const MyClient = require('my-client');

    module.exports = app => {
    app.myClient = new MyClient();
    app.myClient.on('error', err => {
    app.beforeStart(async () => {
    await app.myClient.ready();'my client is ready');
  • You can add starting business of agent with agent.beforeStart API

    // ${plugin_root}/agent.js
    const MyClient = require('my-client');

    module.exports = agent => {
    agent.myClient = new MyClient();
    agent.myClient.on('error', err => {
    agent.beforeStart(async () => {
    await agent.myClient.ready();'my client is ready');

# Setup Schedule Task

  1. Setup dependencies of schedule plugin in package.json
"name": "your-plugin",
"eggPlugin": {
"name": "your-plugin",
"dependencies": [ "schedule" ]
  1. Create a new file in ${plugin_root}/app/schedule/ directory to edit your schedule task
exports.schedule = {
type: 'worker',
cron: '0 0 3 * * *',
// interval: '1h',
// immediate: true,

exports.task = async ctx => {
// your logic code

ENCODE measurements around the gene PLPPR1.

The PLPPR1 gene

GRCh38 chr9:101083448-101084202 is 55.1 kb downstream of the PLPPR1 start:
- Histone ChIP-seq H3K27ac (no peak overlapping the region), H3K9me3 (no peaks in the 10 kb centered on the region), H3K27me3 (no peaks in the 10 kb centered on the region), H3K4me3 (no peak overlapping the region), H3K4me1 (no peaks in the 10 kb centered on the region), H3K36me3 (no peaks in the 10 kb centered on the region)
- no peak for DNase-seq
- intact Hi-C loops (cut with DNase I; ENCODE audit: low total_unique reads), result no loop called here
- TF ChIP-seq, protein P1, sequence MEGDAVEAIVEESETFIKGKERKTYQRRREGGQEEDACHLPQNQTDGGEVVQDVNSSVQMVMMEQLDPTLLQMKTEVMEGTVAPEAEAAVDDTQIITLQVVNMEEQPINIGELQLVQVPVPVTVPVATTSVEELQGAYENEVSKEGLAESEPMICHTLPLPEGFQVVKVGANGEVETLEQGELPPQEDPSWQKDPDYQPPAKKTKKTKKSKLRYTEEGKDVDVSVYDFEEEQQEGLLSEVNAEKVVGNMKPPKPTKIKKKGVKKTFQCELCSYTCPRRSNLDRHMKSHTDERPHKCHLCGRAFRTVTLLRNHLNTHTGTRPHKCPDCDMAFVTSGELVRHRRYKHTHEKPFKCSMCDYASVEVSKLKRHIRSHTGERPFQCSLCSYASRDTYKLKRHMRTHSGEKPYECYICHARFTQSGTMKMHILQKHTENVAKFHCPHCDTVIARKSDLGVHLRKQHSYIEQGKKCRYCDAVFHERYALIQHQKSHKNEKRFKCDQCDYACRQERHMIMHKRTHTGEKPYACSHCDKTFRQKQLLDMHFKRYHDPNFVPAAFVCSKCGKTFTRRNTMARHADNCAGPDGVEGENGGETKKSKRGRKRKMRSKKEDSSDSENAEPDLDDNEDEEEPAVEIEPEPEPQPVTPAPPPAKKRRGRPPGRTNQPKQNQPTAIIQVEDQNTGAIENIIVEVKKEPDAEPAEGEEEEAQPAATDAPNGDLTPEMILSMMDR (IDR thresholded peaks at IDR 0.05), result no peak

# Best Practice of Global Instance Plugin

Some plugins are made to introduce existing service into framework, like egg-mysql,egg-oss.They all need to create corresponding instance in application. We notice that there are some common problems when developing this kind of plugins:

  • Use different instances of the same service in one application(e.g:connect to two different MySQL Databases)
  • Dynamically initialize connection after getting config from other service(gets MySQL server address from configuration center and then creates connection)

If each plugin makes their own implementation, all sorts of configs and initializations will be chaotic. So the framework supplies the app.addSingleton(name, creator) API to unify the creation of this kind of services. Note that while using the app.addSingleton(name, creator) method, the configuration file must have the client or clients key configuration as the config to the creator function.

# Writing Plugin

We simplify the egg-mysql plugin and to see how to write such a plugin:

// egg-mysql/app.js
module.exports = app => {